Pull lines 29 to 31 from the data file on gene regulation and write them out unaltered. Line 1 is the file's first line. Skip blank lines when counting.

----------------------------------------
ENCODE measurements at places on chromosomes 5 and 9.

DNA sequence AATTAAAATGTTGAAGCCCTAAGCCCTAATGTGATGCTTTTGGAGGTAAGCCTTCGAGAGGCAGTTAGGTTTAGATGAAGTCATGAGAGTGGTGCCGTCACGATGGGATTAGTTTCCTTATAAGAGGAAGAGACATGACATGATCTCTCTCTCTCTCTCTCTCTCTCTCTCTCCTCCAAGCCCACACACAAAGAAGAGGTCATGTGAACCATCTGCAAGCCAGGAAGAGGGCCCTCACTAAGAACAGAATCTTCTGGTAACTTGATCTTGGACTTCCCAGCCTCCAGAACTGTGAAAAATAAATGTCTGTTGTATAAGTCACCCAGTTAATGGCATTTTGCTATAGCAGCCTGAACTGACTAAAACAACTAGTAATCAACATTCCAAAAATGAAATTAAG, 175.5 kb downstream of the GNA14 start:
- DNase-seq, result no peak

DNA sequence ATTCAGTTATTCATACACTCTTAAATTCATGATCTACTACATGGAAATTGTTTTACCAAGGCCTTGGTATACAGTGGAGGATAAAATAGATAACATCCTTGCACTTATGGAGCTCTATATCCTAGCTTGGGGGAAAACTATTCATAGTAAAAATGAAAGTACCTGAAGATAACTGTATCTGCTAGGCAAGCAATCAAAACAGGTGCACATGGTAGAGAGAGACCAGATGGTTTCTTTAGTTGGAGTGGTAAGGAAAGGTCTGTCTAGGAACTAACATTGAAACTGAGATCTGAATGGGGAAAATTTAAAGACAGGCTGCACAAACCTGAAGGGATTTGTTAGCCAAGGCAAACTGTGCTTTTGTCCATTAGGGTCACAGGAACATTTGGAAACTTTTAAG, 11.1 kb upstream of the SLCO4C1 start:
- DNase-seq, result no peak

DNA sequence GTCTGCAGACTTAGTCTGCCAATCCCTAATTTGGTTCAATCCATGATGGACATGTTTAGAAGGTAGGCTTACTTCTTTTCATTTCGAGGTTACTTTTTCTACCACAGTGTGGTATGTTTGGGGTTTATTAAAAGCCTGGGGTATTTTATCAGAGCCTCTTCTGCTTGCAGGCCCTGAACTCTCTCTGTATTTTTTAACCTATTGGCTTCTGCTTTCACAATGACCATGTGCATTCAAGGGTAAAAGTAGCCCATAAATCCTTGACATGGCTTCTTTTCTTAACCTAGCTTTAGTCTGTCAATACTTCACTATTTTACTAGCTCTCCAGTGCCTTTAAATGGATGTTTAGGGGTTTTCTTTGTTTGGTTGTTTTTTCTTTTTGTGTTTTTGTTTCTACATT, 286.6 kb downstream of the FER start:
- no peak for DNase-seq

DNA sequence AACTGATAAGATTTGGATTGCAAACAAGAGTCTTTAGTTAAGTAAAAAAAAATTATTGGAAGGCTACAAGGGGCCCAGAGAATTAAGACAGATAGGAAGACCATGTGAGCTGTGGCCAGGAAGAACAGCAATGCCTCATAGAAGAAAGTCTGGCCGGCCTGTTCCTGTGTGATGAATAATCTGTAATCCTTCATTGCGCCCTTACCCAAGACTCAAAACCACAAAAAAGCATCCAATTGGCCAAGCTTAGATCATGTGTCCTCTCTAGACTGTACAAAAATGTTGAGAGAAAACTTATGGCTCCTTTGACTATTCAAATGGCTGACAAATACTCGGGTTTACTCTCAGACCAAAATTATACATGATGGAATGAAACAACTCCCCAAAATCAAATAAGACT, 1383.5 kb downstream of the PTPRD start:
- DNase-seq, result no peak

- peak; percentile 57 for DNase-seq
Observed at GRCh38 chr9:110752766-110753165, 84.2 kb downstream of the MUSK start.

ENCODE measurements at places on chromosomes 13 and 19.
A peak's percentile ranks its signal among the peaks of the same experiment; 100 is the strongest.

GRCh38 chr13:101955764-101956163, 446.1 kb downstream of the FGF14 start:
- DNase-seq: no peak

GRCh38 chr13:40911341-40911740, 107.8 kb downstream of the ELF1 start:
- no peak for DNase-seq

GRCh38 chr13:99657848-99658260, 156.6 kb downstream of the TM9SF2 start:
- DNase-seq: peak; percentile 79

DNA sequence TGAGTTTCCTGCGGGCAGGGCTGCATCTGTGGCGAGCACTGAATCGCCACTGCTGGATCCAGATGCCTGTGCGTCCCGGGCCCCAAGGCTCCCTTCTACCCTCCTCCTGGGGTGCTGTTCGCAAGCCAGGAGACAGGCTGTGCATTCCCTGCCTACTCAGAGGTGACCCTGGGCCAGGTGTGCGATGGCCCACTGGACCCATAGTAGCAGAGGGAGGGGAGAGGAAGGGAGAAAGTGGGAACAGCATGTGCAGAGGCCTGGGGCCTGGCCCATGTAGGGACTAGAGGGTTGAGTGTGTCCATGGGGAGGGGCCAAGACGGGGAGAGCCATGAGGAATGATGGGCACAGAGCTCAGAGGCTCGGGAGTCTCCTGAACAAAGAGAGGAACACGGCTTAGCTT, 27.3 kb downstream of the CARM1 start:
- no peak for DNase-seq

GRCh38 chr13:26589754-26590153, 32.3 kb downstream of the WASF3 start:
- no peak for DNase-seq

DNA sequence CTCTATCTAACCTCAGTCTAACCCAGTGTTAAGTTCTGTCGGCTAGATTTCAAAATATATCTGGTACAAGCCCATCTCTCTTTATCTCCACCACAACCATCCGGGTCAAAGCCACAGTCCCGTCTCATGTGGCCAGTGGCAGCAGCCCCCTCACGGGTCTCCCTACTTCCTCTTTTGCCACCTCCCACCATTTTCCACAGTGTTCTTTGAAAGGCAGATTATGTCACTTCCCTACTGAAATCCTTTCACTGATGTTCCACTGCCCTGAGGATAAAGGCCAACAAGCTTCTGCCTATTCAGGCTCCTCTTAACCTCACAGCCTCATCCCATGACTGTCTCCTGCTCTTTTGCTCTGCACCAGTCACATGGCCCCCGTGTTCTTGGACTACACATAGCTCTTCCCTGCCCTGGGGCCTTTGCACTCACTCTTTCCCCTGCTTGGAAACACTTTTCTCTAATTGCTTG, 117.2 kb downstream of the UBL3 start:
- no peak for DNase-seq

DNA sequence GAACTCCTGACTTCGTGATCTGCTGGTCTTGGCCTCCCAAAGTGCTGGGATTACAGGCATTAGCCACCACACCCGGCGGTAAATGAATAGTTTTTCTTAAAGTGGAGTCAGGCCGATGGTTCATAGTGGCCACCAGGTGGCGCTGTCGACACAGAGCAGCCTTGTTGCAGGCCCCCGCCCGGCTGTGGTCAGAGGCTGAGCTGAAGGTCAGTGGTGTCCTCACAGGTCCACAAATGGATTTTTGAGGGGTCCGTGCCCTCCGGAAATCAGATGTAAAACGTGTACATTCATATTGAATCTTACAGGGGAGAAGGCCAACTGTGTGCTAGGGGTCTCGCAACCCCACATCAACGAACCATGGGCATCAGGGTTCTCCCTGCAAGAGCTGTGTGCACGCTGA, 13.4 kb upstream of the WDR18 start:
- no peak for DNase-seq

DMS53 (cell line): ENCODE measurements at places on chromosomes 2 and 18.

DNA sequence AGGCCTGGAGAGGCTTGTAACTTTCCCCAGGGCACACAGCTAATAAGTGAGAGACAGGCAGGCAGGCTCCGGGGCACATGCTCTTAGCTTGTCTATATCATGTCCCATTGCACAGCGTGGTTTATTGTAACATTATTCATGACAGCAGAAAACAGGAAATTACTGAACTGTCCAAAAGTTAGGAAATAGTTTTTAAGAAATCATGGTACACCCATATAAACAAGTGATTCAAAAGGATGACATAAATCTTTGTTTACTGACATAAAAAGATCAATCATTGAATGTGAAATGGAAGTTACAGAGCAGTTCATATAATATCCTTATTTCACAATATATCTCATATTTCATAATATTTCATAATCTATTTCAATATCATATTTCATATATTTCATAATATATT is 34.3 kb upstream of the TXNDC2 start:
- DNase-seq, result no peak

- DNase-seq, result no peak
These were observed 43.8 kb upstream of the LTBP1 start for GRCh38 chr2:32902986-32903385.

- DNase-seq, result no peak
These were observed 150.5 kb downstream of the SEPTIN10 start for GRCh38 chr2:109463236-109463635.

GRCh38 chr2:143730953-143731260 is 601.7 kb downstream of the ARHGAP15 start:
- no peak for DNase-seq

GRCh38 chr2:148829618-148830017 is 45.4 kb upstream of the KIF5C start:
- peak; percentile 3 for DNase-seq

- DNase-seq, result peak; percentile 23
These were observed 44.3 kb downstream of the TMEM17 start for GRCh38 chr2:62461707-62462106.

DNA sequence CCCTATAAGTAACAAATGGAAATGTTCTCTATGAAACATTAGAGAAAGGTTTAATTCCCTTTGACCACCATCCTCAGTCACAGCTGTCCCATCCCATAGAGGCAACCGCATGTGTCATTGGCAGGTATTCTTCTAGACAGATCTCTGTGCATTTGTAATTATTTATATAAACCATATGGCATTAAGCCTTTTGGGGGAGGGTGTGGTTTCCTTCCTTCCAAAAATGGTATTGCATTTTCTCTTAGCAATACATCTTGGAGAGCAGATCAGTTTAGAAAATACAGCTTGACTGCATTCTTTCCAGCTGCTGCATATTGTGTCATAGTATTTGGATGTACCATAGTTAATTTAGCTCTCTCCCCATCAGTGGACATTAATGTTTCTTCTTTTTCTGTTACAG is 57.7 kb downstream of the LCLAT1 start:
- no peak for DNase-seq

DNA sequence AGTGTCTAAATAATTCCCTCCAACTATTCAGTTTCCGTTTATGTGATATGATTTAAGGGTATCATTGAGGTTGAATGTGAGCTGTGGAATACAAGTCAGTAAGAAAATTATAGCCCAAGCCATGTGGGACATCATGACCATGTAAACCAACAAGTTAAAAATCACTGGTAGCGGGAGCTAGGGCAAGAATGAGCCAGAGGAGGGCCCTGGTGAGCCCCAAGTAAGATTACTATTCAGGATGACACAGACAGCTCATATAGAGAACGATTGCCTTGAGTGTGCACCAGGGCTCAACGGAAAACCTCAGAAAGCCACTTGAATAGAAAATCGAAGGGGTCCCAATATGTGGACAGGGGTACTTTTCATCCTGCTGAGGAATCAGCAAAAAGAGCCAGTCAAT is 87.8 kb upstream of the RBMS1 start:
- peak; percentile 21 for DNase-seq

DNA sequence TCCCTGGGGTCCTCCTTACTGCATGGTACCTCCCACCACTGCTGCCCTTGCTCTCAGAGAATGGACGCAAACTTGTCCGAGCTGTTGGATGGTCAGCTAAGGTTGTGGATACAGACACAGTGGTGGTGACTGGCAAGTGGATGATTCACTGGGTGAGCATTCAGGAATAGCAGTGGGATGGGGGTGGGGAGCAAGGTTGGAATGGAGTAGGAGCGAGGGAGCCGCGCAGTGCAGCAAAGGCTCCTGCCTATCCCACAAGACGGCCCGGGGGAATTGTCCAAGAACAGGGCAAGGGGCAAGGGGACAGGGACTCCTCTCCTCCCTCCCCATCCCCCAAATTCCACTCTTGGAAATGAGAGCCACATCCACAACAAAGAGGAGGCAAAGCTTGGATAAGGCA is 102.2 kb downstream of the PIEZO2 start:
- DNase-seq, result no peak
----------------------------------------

DNA sequence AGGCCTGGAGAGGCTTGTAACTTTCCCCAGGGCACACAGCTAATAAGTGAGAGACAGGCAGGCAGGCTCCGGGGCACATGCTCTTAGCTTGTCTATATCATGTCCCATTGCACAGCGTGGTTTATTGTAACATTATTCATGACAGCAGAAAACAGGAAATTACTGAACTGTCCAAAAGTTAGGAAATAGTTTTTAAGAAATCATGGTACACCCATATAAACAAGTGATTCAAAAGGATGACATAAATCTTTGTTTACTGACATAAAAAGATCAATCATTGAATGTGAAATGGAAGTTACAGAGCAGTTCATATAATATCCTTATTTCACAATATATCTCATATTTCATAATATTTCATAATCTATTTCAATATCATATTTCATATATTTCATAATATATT is 34.3 kb upstream of the TXNDC2 start:
- DNase-seq, result no peak

- DNase-seq, result no peak